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Windermere Observer Wednesday, Aug. 24, 2016 1 year ago

Two year old is a living miracle

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Ashton Allen was born at 23 weeks. Now, he is a healthy 2-year old boy, and his family wants to show its appreciation for the caregivers at Winnie Palmer Hospital.
by: Jennifer Nesslar Reporter

WINDERMERE Two-year-old Ashton Allen giggles loudly as his father Matthew Allen spins him around and around in a dark swivel chair at The Allen Real Estate Team office in downtown Windermere.

He’s a boy who loves giving kisses and eating ice cream at Allen’s Creamery & CoffeeHouse, where his father is co-owner. 

“Ashton is extremely social,” said his mother, Amy Allen. “He loves being around people; he loves interacting. He is the center of our family. … He’s such a loving boy but loves entertaining. He loves to be the center of attention.”

When you look at Ashton, you might not realize that when was born on Oct. 30, 2013, he was the smallest surviving baby ever at Winnie Palmer Hospital for Women and Babies. He had a 17% chance of being alive. 

And Ashton is still too young to know that he has a twin brother, Brandon, who died before they could meet outside the womb.

The hard journey TO FAMILY 

Before Ashton and Brandon were born, the Allens had five miscarriages. 

“It was completely heartbreaking, but we did not want to give up,” Amy said. 

They didn’t. In 2013, Amy became pregnant with Ashton and Brandon. But the boys came early.

Brandon was born five days before Ashton and was too young for survival. Doctors put Brandon’s placenta back inside of Amy.

“The rest was up to God, Ashton, my body,” she said. “There was no extra medicine put into place. I was in labor for five days with Ashton. Every day counted.” 

It was Oct. 30, 2013 — Amy’s 43rd birthday. Two years prior, she had a miscarriage on the same day. 

Ashton was born at 23 weeks, and he weighed 1 pound, 2 ounces.

He was immediately intubated and spent 126 days in the NICU. For seven weeks, his breathing was aided by a breathing tube, but he never had an infection, nor did he ever need to have a surgery. He never had a brain bleed, which doctors considered miraculous. 

He learned to eat on the outside of the womb. Doctors called him a “rock star.”

“He’s doing wonderfully,” Matthew said. “He’s a happy, healthy boy, and we owe a lot to Winnie Palmer Hospital, especially the Alexander neonatal intensive care unit.”

The family calls his nurses and therapists “Ashton’s Angels,” and credits his doctor, Gregor Alexander, for much of his success.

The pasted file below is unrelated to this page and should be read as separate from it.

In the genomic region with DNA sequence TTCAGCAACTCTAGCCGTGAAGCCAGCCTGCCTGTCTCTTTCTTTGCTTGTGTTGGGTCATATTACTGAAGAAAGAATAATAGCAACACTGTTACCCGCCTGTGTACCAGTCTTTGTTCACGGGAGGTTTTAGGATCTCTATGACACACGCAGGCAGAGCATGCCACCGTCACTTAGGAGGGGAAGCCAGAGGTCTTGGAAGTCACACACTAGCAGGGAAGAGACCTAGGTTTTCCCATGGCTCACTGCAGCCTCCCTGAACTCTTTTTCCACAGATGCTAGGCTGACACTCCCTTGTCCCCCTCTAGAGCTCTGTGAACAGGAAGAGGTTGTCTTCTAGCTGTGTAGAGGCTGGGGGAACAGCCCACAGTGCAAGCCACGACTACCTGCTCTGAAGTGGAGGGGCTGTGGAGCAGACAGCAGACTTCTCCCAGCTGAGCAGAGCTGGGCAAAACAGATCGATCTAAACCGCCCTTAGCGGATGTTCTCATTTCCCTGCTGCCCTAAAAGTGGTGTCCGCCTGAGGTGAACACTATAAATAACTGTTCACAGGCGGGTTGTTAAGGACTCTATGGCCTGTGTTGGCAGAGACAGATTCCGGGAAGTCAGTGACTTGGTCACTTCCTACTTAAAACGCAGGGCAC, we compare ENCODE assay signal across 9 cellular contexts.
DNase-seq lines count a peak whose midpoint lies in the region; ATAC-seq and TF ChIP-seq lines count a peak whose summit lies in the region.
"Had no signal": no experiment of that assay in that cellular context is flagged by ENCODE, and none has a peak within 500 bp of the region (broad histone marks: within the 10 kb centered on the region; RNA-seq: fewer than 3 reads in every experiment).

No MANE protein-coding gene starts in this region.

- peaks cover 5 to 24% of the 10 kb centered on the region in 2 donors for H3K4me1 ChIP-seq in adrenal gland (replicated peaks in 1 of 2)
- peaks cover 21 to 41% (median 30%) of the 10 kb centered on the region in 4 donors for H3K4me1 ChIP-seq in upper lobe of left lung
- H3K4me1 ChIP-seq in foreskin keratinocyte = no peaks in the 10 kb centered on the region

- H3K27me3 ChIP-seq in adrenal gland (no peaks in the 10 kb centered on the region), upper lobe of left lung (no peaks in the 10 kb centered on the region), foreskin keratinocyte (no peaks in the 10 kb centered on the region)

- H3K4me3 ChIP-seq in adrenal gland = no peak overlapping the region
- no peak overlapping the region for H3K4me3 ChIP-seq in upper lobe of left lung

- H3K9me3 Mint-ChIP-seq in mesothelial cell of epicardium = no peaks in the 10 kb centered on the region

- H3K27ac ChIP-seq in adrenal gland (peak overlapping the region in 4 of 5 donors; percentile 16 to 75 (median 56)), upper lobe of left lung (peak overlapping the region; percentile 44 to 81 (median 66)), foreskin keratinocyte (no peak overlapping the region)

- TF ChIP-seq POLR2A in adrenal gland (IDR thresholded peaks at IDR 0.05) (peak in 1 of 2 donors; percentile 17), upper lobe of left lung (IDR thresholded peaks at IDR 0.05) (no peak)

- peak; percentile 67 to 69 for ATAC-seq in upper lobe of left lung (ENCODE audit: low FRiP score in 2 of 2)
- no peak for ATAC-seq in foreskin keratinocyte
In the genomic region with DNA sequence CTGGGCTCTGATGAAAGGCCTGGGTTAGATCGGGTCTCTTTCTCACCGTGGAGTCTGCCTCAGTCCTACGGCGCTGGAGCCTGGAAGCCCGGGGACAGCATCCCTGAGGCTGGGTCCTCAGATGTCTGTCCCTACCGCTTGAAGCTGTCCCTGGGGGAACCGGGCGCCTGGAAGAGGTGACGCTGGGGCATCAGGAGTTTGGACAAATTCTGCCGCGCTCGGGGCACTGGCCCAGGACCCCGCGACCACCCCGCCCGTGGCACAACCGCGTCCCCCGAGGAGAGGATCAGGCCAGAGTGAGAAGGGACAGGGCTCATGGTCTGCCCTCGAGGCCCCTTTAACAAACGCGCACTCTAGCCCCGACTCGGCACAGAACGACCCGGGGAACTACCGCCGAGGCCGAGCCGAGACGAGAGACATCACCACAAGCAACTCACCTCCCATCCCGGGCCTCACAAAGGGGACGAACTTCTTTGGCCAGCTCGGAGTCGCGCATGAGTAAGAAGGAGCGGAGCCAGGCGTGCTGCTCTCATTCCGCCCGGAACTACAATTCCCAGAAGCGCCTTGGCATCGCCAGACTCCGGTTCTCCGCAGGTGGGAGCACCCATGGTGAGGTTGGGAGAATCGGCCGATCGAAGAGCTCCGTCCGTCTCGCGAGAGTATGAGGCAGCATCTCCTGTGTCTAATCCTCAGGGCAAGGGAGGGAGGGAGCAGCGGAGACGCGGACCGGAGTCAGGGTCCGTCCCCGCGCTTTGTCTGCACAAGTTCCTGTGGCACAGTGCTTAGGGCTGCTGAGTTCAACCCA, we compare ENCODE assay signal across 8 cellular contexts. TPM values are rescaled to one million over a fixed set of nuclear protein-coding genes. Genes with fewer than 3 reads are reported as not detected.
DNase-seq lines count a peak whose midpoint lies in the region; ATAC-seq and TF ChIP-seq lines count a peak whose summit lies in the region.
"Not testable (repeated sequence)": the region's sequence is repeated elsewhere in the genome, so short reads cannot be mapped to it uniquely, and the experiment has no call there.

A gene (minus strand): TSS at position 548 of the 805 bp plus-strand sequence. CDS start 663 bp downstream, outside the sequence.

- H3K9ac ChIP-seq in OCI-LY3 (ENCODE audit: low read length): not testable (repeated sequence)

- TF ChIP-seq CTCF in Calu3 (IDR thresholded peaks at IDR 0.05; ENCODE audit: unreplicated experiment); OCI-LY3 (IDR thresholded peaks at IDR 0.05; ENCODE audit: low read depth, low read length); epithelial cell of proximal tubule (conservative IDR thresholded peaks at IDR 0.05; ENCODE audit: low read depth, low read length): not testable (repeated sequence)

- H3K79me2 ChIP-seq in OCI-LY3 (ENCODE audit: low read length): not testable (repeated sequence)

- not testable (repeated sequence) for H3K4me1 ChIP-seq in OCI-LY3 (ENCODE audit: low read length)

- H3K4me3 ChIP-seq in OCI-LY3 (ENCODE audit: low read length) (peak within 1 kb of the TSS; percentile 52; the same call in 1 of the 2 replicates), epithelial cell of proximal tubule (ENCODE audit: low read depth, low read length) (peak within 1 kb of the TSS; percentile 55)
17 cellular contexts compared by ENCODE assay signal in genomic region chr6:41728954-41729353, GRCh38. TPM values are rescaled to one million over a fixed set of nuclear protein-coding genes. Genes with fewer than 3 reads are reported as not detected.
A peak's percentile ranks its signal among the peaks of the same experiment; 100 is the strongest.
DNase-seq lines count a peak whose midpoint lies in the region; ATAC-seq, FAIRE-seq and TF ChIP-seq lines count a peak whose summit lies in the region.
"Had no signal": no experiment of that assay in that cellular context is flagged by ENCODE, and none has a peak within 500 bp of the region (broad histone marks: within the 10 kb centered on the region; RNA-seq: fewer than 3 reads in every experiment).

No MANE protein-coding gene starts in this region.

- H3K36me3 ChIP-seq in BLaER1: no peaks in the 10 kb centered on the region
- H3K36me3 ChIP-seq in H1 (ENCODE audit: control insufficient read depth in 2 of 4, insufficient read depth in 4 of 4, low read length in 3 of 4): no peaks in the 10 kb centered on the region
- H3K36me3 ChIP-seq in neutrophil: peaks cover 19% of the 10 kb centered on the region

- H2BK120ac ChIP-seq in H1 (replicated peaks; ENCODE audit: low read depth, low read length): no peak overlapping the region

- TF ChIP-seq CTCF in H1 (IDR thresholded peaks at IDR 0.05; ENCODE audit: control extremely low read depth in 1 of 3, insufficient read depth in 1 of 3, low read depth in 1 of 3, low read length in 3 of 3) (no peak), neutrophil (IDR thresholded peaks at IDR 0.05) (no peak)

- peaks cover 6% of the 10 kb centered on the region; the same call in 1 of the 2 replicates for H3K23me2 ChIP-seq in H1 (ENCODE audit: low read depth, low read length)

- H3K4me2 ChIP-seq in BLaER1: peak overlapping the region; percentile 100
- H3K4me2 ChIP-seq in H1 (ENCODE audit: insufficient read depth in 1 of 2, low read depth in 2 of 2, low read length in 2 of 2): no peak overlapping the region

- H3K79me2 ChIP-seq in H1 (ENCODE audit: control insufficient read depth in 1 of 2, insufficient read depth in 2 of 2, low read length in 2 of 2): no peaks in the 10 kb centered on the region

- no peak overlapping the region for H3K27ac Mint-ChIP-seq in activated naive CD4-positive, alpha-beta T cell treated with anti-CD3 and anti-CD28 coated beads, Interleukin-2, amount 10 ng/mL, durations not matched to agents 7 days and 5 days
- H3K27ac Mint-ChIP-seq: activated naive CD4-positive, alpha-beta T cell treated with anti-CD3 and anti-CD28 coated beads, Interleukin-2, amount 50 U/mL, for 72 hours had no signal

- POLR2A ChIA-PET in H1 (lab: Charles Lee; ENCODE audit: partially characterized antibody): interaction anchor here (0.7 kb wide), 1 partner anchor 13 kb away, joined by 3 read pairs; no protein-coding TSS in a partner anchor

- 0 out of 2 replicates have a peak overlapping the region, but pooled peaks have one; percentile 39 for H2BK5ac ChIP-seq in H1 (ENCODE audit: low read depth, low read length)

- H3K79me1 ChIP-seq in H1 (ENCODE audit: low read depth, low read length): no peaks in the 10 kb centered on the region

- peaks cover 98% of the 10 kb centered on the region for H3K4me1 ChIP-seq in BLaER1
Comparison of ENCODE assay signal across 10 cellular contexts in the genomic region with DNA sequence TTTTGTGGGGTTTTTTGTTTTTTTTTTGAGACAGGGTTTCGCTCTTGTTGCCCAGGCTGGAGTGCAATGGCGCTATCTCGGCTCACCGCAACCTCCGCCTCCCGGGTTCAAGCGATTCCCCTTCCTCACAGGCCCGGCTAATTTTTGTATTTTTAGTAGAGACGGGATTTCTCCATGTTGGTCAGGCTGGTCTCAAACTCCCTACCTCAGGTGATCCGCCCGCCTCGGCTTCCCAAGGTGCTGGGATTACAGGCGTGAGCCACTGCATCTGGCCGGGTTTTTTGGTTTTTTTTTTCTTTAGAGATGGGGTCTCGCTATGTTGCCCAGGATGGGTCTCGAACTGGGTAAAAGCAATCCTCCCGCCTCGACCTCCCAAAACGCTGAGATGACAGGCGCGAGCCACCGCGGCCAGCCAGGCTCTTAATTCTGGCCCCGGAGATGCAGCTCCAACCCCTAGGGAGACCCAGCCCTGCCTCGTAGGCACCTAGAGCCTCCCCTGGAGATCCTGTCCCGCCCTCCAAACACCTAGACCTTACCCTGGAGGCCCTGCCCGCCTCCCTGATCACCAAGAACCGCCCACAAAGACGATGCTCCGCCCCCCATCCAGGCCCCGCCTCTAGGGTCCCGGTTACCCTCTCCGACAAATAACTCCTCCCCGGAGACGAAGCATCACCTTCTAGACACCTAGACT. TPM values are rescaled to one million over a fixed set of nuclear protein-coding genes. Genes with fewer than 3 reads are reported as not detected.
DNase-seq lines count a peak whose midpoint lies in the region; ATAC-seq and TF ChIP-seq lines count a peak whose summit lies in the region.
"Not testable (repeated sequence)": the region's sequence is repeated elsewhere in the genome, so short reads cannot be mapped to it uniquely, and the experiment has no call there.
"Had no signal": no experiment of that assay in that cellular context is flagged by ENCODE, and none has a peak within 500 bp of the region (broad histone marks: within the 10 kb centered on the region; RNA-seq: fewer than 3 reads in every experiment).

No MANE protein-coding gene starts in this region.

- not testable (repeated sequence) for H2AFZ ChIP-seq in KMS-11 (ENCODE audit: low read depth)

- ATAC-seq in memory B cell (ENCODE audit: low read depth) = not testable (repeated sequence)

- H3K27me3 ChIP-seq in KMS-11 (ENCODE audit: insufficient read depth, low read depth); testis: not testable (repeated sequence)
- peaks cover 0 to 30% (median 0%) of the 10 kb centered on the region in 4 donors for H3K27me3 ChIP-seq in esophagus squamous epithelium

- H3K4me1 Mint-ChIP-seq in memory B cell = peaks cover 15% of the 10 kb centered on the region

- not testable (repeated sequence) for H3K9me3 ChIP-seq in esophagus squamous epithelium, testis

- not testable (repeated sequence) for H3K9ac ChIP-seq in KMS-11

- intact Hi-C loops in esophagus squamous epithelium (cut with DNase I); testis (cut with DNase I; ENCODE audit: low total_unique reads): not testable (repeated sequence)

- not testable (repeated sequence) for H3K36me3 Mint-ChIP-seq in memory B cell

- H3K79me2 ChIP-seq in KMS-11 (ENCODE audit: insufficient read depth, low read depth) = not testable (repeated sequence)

“We have devoted the rest of our lives giving back to the NICU,” Amy said. “They were the ones that ultimately helped complete our family.”

Celebrating Brandon

For Mother’s Day, Matthew surprised Amy with a butterfly garden in their backyard. They called it “Brandon’s Butterfly Garden.” 

The garden is full of caterpillars and butterflies, and the family looks at it as a celebration of Brandon. 

“Brandon’s life probably saved both of ours on some level,” Amy said. “I just believe that somewhere along the line, with him coming early the way that he did, he just allowed Ashton’s sack to stay put.”

Ashton’s full name is Ashton Brandon Allen. 

A video of Ashton’s 126 days in the NICU details every step along the way. At the end of the video, the Allen family drives away from the hospital, baby Ashton in tow. As the camera pans back to the hospital, a shot of light shines at the top of the hospital’s windows.

After watching the video, the family realized just who that light was. 

Brandon. 

Contact Jennifer Nesslar at [email protected].

Winnie Palmer Hospital Mobile NICU units

The Winnie Palmer Hospital Mobile NICU units move premature and critically ill babies from hospitals across 21 counties to Winnie Palmer Hospital’s Alexander Center for Neonatology. Each unit has a heart-lung bypass machine and three incubators. The hospital currently has two units. 

IF YOU GO

Ice Cream and Miracles

WHEN: 11 a.m. to 2 p.m. Saturday, Aug. 27

WHERE: Allen’s Creamery & CoffeeHouse, 523 Main St., Windermere

DETAILS: Come together with the community to support a fundraising event for Winnie Palmer Hospital fow Women and Babies. Tour the NICU transport truck and meet members of the NICU team, some of whom cared for Ashton. The Windermere Police Department will also give tours of patrol cars, and Panache Events will do face painting. Participate in a raffle, enjoy some food, and of course, ice cream will be available for purchase.

 

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